Clubs provide 'key mechanism' for stronger communities - Parry

The community work delivered by football clubs across the country is one of the “key mechanisms” in building stronger, healthier and more cohesive communities, according to the Chair of the EFL.

Rick Parry was speaking this week as 72 clubs from the English Football League’s three divisions came together to celebrate their impact on the #EFLDayOfAction.

Throughout the day of action, players and managers joined participants in highlighting a range of community activities including food bank deliveries, projects to tackle loneliness and poor mental health, support programmes for refugees and asylum seekers, initiatives for children living in poverty, and disability sports sessions.


During the Covid-19 pandemic, EFL Club Community Organisations (CCOs) have distributed over 1.4million food parcels, more than 179,000 items of PPE, 22,000 prescriptions and donated over 2,100 laptops and tablets to vulnerable people across England and Wales.

EFL Chair Rick Parry said: “The way that our clubs and CCOs have adapted to deal with the challenges of the past year is remarkable, responding to the growing needs of their communities affected by the pandemic while also continuing to deliver critical life-changing programmes in towns and cities across England and Wales to people who need it most.

“The EFL day of action gives us a platform to step back and take the time to acknowledge the hard work that our clubs are doing in their communities every day of the year.

“Community work delivered by football clubs is without a doubt one of the key mechanisms in helping to address important societal issues with the aim of building stronger, healthier, active, more cohesive communities.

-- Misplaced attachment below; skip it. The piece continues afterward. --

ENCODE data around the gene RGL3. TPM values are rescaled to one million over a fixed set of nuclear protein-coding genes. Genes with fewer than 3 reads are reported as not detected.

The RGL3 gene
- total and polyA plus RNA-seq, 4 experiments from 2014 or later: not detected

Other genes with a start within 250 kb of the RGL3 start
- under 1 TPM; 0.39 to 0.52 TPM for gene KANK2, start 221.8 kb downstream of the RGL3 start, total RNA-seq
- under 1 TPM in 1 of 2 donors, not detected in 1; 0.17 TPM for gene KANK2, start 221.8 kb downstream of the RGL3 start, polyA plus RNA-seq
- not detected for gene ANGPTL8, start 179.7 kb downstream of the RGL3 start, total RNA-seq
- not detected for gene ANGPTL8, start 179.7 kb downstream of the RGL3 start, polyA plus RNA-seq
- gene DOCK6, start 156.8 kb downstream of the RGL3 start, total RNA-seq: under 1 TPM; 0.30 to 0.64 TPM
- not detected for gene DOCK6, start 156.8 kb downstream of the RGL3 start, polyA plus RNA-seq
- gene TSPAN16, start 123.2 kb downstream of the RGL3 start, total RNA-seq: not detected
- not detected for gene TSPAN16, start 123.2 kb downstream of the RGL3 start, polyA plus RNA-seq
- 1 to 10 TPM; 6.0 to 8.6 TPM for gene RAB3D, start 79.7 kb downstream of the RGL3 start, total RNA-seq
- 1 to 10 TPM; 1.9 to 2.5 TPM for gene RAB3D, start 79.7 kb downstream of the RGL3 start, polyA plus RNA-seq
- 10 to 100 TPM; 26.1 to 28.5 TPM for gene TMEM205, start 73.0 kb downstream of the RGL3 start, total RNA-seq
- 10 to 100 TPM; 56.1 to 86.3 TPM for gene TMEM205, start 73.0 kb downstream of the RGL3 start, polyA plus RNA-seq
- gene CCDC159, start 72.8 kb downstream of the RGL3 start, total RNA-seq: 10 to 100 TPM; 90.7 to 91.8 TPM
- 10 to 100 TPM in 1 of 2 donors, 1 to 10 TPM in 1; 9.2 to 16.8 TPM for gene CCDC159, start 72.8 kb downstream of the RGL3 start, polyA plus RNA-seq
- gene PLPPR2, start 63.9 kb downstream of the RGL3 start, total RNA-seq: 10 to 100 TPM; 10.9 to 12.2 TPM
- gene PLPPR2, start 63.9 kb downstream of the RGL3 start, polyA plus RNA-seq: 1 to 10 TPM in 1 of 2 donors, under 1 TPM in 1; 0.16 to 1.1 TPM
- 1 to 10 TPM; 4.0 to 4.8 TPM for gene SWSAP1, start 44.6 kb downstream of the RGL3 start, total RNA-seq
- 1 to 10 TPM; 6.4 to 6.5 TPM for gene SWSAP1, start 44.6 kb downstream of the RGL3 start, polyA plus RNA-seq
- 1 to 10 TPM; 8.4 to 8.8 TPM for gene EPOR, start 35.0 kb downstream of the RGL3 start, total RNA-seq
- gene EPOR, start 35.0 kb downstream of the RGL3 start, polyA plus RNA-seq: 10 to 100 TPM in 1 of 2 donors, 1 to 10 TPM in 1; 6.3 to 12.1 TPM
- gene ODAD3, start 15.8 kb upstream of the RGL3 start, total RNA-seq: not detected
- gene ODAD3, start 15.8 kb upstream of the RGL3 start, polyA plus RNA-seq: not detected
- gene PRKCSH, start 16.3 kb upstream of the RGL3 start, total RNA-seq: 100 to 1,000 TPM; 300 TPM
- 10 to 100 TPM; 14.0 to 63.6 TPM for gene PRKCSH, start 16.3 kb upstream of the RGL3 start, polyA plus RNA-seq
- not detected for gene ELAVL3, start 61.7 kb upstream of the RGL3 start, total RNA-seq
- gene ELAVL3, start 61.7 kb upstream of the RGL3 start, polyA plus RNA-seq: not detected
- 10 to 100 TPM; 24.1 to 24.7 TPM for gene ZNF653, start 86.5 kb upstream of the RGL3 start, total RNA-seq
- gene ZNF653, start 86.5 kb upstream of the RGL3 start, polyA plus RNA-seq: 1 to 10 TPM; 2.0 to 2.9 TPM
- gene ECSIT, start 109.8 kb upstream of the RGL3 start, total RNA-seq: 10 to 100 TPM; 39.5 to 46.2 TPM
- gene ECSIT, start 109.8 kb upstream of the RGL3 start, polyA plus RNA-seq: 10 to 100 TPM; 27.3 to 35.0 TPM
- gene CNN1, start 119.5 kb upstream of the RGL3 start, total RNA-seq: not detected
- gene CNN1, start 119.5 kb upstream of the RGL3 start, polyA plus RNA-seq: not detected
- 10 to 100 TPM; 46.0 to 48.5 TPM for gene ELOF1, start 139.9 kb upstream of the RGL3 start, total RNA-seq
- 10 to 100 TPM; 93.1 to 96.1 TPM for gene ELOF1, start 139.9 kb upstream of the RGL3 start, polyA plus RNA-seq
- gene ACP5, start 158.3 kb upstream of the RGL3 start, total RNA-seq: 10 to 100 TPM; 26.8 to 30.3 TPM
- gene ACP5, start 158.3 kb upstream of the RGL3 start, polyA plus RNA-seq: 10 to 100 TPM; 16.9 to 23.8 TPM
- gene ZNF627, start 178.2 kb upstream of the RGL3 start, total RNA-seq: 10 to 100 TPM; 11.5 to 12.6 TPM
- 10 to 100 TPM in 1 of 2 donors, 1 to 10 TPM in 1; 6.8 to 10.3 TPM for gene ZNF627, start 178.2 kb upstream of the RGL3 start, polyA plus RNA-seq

“It’s great to see all 72 EFL clubs, players, managers, staff and participants come together to highlight the power of football in uniting people and working for the greater good.”


During the day of action, some of the activities included:

Lincoln City players attended a local garden area in need of regenerating. The project will provide more green space for the local community to use on a daily basis.

Norwich City goalkeeper Tim Krul made a surprise appearance to children attending the club’s NHS Superhero Soccer Schools set up for children of NHS workers at three local hospitals. The project has been funded through £200,000 raised by players and coaching staff, with 300 children set to benefit.

Middlesbrough Foundartion delivered its Football Welcomes activity designed to create welcoming communities for refugees and asylum seekers arriving in the area. 

Preston North End brought its multi-cultural community together by educating locals about the importance of the festival of Ramadan and supporting those fasting with dates, fresh fruit and water.

Tranmere Rovers’ first-team players paid ‘garden gate’ visits to isolated members of the local community.


Portsmouth used its purpose-built learning facility to deliver its cook-a-long course, educating young children about the importance of healthy eating and basics for home cooking.

In addition to the day of action, the regional winners of this season’s EFL Your Move Community Club of the Year and the divisional winners of the PFA Community Players of the Season were revealed. The overall winners will be announced at the EFL Awards on Thursday 29th April. 

Your Move EFL Community Club of the Year:

     North-East and Yorkshire: Sunderland AFC

     North West: Blackburn Rovers 

     Midlands: Port Vale

     South-East and East: Portsmouth  

     South-West and Wales: Bristol Rovers

     London: Watford 

PFA Community Players of the Season:

     Championship: Will Vaulks (Cardiff City)

     League One: Alex Rodman (Bristol Rovers)

     League Two: Matty Dolan (Newport County AFC)

Listen to Colin Murray speak to Club Community Organisations on BBC Radio 5 Live.